The Indie Mayor
Ray Nagin tells—and self-publishes—his own story
July 11, 2011
By Diane Patrick
Nagin said that his main reason for self-publishing the book was to maintain control over "his voice" as well as control over the stories he wanted to tell.Former New Orleans mayor Ray Nagin is the latest prominent figure to choose to self-publish a book. Released on June 22, Nagin's book, Katrina's Secrets: Storms After the Storm, covers "the intense crisis period right before the hurricane and then 30 days after," the author told PW.
In pre-publication appearances on national TV talk shows such as The Daily Show and the Today show, Nagin said that his main reason for self-publishing the book was to maintain control over "his voice" as well as control over the stories he wanted to tell.
When Nagin left office in May 2010, he wasn't thinking about writing a book at all, he said. But as he worked to put together a personal library about his two terms as mayor (he was ineligible to run for a third) and, after rereading some of the accounts, he realized he needed to tell his side of the story. "I pitched [the book] to some agents—pretty big ones in New York and Los Angeles—but they had different ideas than I had about how it should be done. Some tried to coach me on what I should say and how it should be said. Others said I needed to tone some things down and embellish certain other things. Maybe I'm a control freak, but the big thing was maintaining my voice." After reading about Amazon's digital publishing program, Nagin said, "the information about the numbers and the volume and the royalties started to get my attention." Nagin said he spoke to people at CreateSpace, learned more about the process and was impressed.
Katrina's Secrets took about a year to write, Nagin said, and the project involved collaborating with an editor and a fact-checker, and using the CreateSpace package of editing services. Nagin added that he was especially excited about the digital possibilities for the book and its availability across all platforms. Talking to PW on the book's June 22 launch date, Nagin said, "We're already getting feedback from our aggregator that the book is starting to make some noise. Since it launched, we are the third book featured in the Apple iBookstore, I am told, and it's risen to #11 on downloads." Nagin laughed and said, "I don't know what that means, but we're pretty excited about it!" That day, Katrina's Secrets was featured on the iBookstore's New and Notable page.
As for the content, Nagin emphasized that he has "a very unique perspective on that whole Katrina experience—a front-row seat at the events before, during, and after. Mine was the ultimate insider's point of view." Nagin noted that he had interacted with officials on every level—from the military to law enforcement to Congress—during the disaster. "I ended up being the last person standing because Governor Blanco and President Bush were no longer in office," Nagin said, in the long aftermath of the hurricane, which struck in August 2005.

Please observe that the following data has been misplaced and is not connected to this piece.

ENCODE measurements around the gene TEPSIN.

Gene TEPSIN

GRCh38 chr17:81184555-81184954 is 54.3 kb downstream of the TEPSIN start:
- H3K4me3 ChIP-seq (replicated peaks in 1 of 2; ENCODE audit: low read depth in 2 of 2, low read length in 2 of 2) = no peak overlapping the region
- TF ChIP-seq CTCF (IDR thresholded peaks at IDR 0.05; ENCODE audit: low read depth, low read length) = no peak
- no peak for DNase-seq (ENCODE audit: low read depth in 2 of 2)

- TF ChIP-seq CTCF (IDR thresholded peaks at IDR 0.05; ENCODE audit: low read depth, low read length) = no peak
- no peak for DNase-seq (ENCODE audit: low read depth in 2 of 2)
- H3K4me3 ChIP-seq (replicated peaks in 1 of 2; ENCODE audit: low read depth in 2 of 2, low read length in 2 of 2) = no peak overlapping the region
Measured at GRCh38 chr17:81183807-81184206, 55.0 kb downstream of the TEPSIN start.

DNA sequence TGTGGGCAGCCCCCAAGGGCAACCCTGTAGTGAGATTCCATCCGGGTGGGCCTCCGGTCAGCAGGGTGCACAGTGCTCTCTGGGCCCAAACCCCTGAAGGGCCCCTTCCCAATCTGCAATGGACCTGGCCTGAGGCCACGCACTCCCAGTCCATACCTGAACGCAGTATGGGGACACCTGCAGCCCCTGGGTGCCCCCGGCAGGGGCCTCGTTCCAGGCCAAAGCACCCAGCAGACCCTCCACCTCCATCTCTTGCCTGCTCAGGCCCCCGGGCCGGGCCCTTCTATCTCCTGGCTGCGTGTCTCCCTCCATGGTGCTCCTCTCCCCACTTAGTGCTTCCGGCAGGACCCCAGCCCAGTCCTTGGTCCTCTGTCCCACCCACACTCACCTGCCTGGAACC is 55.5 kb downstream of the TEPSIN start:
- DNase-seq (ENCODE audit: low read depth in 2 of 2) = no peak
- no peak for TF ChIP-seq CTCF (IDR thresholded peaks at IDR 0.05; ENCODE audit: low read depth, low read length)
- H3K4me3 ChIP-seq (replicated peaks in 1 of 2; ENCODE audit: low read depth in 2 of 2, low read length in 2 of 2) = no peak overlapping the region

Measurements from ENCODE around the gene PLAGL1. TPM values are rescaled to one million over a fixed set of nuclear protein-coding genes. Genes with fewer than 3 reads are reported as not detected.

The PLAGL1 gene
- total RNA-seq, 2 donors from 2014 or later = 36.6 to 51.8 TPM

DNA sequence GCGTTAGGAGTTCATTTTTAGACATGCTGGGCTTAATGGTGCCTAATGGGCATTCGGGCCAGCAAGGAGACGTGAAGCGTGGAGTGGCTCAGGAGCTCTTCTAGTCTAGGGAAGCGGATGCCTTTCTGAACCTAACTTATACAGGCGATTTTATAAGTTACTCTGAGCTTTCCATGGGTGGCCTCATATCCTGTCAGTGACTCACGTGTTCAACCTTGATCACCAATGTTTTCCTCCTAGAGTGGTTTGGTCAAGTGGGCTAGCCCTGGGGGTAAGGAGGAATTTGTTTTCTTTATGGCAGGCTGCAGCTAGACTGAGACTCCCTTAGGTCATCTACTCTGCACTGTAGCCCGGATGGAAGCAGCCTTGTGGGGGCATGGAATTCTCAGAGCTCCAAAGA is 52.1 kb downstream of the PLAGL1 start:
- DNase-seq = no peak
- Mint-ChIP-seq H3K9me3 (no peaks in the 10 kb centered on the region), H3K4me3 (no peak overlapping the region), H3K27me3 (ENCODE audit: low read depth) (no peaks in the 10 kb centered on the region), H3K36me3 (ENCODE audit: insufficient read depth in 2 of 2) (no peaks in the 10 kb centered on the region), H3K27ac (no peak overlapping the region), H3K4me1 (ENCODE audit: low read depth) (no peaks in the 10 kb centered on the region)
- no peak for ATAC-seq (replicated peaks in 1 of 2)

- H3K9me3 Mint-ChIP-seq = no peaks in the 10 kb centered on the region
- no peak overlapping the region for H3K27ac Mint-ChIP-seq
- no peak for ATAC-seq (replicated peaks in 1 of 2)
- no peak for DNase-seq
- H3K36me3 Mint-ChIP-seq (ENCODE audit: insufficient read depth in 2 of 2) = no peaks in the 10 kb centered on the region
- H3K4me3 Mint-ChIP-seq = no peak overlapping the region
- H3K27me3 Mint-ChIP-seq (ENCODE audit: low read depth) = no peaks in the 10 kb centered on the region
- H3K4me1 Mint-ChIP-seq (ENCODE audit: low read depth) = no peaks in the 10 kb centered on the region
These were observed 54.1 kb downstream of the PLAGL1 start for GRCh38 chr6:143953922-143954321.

Asked to provide a sample of "Katrina's secrets" from the book, Nagin pointed to what he called "the chaos, what was really happening at the Super Dome—and I highlight some of the heroes and sheroes in the Coast Guard, the military, and some key people in local government." Nagin said the book also outlines "what it took to restore a city that was 80% devastated by one of the worst natural disasters in history. How you stabilize it, how you clear up the debris and the mess, how you repopulate it, how you involve your citizens in the planning process, and how you get the money to rebuild.
"I want people to learn from our experience," he continued, "because we haven't fundamentally changed any laws or agencies since Katrina." Nagin added, "It's good to see the city on the verge of revitalization: $20 billion in construction activity, a totally revamped public education system, we are in a huge revitalization period."
The one-time mayor is currently promoting Katrina's Secrets on a multicity tour that he said will include stops in Houston, Dallas, Atlanta, and Memphis—places he calls "the diaspora cities, where the evacuees went." Nagin said that for his appearances, he's printed 1,000 copies of the book to have on hand.
Nagin is already planning to write another book. "There is a second book in the works that will cover the period from crisis to recovery. Now, I'll have a [publishing] track record, so my hope is that some big publishing house will look at this and see some potential. After all, this is only half the story."